My own wedding taught me a HUGE lesson in negotiating with vendors and about sales in general. I even used this lesson when I would negotiate my salary with new employers.
My husband and I had an unconventional relationship. For starters, he lived in London and I lived in Pittsburgh a mere 3,700 miles away. He proposed the day before Thanksgiving (after about 1.5 years of dating) and we were married less than 3 months later. In fact I quit my job the Monday after he proposed, not to return and flew off to London with him a week later until just before our wedding when we returned to Pittsburgh to get hitched.
Short on time
We didn’t have much time to save up for a wedding but both of our parents offered to split the cost of the wedding. We had a modest budget and were able to throw a bash for 80 attendees plus use the leftover money to pay for my visa costs to come to the UK. We didn’t have much time to plan the thing either. I had a week to find a venue, dress, invitations, and more.
Because I needed to make quick decisions on budget, I felt a bit more ruthless. I could walk away from suppliers because I knew I had to find another one quickly who could do the job on budget.
Rewriting the rules
I knew nothing about weddings or what I was supposed to do. Sure I had been to many but I am pretty frugal and I wasn’t someone who would be spending extravagant amounts of someone else’s money.
But the day I bought my wedding dress changed the way I think about negotiation. I bought my wedding dress in the first shop I went into. It was the second dress I tried on. This is how that interaction went:
Me: *walks into swanky dress shop*
Shop Assistant: Hello. Do you have an appointment?
Me: Oh, ummm. No I didn’t know I needed an appointment. I’m getting married in a few weeks and I just wanted to try on some dresses while my sister was in town. We’ll go.
Shop Assistant: Wait, wait. When is the wedding?
Me: We think in about 2-3 months. I know that isn’t much time to turn around tailoring on dresses. We’ll go.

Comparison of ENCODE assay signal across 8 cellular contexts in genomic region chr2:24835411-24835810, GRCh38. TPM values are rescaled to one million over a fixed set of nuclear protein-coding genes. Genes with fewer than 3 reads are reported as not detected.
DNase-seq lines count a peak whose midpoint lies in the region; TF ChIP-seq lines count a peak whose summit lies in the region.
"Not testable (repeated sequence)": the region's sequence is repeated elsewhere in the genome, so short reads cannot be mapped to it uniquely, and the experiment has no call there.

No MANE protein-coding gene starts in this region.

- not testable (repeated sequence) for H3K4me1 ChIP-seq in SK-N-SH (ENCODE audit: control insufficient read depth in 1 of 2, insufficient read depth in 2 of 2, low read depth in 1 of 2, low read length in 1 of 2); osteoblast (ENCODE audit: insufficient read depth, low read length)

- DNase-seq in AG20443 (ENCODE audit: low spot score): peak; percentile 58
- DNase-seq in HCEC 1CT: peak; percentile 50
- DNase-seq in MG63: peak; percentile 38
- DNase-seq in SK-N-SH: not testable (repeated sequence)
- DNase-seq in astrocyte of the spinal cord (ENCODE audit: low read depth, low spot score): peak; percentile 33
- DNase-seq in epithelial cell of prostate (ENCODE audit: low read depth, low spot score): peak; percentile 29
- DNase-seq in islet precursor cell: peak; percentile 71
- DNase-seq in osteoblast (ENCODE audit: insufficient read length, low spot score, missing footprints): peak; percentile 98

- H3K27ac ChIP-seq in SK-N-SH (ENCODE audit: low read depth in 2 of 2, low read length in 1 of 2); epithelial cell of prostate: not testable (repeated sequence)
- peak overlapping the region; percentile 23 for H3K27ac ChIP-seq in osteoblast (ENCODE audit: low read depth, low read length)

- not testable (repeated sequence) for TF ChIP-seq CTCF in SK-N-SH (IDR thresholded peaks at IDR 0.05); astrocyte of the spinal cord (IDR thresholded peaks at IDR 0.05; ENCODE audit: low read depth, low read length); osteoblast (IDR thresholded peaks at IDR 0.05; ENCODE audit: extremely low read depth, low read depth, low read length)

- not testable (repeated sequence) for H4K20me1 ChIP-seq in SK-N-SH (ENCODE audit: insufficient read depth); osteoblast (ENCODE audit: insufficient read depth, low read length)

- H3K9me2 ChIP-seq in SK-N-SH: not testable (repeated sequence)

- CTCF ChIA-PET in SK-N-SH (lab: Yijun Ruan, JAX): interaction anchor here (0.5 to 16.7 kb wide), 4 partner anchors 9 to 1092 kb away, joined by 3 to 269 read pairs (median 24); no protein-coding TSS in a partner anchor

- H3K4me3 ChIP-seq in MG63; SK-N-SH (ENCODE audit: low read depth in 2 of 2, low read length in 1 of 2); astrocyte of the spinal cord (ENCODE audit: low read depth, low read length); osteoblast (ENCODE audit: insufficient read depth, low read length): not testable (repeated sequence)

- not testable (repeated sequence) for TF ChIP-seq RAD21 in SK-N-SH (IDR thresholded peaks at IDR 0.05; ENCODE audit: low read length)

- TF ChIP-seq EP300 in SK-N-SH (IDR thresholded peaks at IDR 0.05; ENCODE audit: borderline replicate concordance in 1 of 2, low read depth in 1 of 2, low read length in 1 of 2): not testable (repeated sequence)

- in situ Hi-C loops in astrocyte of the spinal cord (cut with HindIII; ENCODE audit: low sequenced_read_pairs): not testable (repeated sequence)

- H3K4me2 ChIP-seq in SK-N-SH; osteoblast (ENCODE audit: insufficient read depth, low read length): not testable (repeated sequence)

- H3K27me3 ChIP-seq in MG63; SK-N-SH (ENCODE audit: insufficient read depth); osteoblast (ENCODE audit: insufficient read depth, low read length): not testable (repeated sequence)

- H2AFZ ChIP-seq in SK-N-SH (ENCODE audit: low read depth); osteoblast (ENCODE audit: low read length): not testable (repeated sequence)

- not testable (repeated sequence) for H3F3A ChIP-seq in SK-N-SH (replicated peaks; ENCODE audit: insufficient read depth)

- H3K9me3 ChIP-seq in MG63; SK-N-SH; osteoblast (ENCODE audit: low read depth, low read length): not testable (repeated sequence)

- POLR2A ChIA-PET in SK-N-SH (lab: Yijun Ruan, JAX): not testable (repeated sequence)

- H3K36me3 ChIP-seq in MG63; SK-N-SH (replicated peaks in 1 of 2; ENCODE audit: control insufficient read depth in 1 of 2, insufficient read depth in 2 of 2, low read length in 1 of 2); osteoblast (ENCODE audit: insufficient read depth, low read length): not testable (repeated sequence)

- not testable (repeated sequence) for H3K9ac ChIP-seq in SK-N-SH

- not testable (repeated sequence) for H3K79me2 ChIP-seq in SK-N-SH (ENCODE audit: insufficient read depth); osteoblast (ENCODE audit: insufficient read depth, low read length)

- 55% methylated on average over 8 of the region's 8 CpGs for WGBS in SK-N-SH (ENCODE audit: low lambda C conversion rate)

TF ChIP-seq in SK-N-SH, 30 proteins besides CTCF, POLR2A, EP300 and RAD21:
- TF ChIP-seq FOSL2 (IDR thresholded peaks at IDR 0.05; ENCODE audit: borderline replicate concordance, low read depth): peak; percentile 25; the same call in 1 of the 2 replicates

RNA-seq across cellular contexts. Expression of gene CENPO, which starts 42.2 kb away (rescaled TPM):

Shop Assistant: Wait, wait. Let me see if we can squeeze you in.
It’s around this time that I realized just how posh this place was. I started getting nervous.
Shop Assistant: If you can wait 15 minutes we can get you in.
Me: Umm…how much do the dresses here cost?
Shop Assistant: They typically start at $3,000 and go up from there.
Me: We should go. I’m sorry to have wasted your time. I do not have thousands for a dress.
Shop Assistant: Wait, wait. What is your budget for a dress?
Me: Well…I think about $400-$500.
Shop Assistant: What size are you?
Me: I’m a size 12.
Shop Assistant: *Disappears for a while and pops back* We have 3 sample dresses for sale in that size. If one of them suits you we can sell it to you for $500.
Conviction is key
That day changed the way I thought about negotiation forever. I knew that amount was all I had to spend on my dress. The shop assistant knew it too, she could sense my conviction. I believe if I had said my budget was only $400, I would have likely only paid that for my dress. Baby steps.
Now, I had met a few florists before going to the dress shop. They all asked what I envisioned for my wedding. I told them all I loved peonies and wanted them everywhere. I showed them Pinterest photos and magazine clippings. All of them quoted me several thousand. If you know me…I ain’t spending thousands on some petals. Over and over, shops kept asking me the same questions and quoting me the same prices.